As we reached the highest point of our trek, our guides invited us to place a cocoa leaf beneath a stone we each brought up from the valley as an offering to the spirit of the mountain. I for one had no intention of incurring the wrath of the spirits by failing to oblige!
Having survived three nights under canvas (and toileting facilities which would have even shamed the Gallowgate end at Saint James’ Park circa 1976) we approached our destination after a glorious two hour train ride through the valley of Urubamba to the town of Aguas Calientes. From there, it was a short ride up a steep, twisting road to Machu Picchu itself.
At 2400 metres above sea level set atop a granite mountain in the midst of a tropical mountain forest this ancient city of the Incas is a wonder to behold. I read Hiram Bingham’s account of his ‘discovery’ of this unique place as a 17 year old who had rarely ventured South of the Tyne. The sense of astonishment at the scale and the grandeur of the place which I felt then came back to me as I entered the site with all the force of something which I had never forgotten, merely stored away.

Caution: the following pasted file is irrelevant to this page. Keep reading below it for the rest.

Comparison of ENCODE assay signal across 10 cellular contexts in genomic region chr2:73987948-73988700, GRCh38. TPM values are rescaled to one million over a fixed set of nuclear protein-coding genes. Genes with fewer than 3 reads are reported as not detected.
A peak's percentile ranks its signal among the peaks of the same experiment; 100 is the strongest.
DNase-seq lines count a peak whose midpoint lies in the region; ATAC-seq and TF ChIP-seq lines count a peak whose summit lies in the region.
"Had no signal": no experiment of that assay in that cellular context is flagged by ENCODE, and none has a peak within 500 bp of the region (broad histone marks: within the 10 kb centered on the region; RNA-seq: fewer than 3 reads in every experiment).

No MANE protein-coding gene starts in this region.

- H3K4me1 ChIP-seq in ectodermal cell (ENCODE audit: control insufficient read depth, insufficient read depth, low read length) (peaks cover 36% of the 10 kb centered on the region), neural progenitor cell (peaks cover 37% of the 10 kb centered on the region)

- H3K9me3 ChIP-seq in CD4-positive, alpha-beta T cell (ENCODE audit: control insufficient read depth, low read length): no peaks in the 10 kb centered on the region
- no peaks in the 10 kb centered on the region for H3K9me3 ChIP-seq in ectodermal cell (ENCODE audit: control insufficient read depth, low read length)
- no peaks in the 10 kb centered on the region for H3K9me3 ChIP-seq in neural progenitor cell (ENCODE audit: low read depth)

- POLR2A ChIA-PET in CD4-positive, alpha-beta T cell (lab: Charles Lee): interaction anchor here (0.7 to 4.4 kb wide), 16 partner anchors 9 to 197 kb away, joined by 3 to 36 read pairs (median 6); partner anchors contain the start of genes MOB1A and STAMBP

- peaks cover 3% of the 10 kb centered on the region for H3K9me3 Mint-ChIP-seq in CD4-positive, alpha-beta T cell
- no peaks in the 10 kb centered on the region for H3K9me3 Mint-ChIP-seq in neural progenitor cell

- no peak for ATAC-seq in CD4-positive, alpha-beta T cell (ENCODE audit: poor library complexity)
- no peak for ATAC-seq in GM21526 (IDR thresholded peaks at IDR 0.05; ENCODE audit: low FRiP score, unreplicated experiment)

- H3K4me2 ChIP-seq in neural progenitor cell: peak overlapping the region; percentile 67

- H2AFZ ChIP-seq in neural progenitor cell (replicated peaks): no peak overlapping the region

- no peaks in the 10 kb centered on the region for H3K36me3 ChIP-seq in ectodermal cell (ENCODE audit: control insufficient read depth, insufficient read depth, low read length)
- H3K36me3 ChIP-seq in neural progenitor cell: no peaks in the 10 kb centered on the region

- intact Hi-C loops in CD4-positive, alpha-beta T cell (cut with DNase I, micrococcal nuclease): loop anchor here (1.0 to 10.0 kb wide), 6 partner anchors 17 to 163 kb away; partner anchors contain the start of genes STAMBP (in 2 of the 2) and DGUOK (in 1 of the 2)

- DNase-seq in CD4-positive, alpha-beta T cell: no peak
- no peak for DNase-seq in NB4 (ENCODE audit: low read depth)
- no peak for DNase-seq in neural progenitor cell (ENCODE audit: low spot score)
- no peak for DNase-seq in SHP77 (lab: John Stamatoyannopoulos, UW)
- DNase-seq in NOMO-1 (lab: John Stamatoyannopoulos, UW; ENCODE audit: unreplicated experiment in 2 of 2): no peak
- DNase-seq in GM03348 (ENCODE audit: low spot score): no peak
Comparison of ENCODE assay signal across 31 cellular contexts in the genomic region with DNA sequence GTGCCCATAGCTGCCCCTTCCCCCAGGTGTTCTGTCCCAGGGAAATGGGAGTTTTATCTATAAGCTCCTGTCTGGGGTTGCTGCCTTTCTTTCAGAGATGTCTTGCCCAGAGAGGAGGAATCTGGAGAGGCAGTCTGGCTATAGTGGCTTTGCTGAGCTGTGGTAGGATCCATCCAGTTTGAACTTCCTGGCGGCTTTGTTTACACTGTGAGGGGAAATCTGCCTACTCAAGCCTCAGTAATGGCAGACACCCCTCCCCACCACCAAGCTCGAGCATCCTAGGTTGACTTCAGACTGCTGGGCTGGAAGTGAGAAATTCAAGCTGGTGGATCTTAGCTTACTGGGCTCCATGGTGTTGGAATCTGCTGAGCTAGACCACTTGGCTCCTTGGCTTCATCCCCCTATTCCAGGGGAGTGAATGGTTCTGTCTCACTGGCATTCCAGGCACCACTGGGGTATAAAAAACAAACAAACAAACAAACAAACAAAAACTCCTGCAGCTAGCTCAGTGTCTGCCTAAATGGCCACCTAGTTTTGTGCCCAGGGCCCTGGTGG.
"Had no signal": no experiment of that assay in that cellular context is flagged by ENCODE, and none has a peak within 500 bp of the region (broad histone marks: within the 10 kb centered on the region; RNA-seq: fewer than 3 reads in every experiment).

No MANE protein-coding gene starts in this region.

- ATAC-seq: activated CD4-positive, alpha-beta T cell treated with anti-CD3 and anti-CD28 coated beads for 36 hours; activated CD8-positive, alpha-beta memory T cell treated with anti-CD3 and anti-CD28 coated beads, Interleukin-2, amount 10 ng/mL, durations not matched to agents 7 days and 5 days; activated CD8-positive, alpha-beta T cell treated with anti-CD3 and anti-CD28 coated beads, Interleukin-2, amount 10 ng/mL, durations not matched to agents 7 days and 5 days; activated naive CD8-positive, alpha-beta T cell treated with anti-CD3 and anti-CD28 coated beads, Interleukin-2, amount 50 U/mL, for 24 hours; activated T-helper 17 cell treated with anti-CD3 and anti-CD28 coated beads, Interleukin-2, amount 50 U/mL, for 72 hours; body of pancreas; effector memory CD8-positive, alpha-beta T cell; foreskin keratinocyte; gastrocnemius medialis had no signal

Little is know about the purpose of the city or the way of life of its inhabitants. Seemingly, it survived the Spanish conquest of the Incan empire because it was abandoned shortly after the invasion and swiftly overrun with vegetation. Of course, local knowledge of the ruins led to Bingham’s ‘discovery’ in 1911, bringing the site to the attention of the wider world and, by the end of the last decade, its inclusion in the list of the New Seven Wonders of the World.
All too soon, my expedition came to an end. I retain fond memories of the people I met and certainly of the place itself. Having left it 30 years before making the trip at all, I am resolved to return. This time, I will not leave it so long.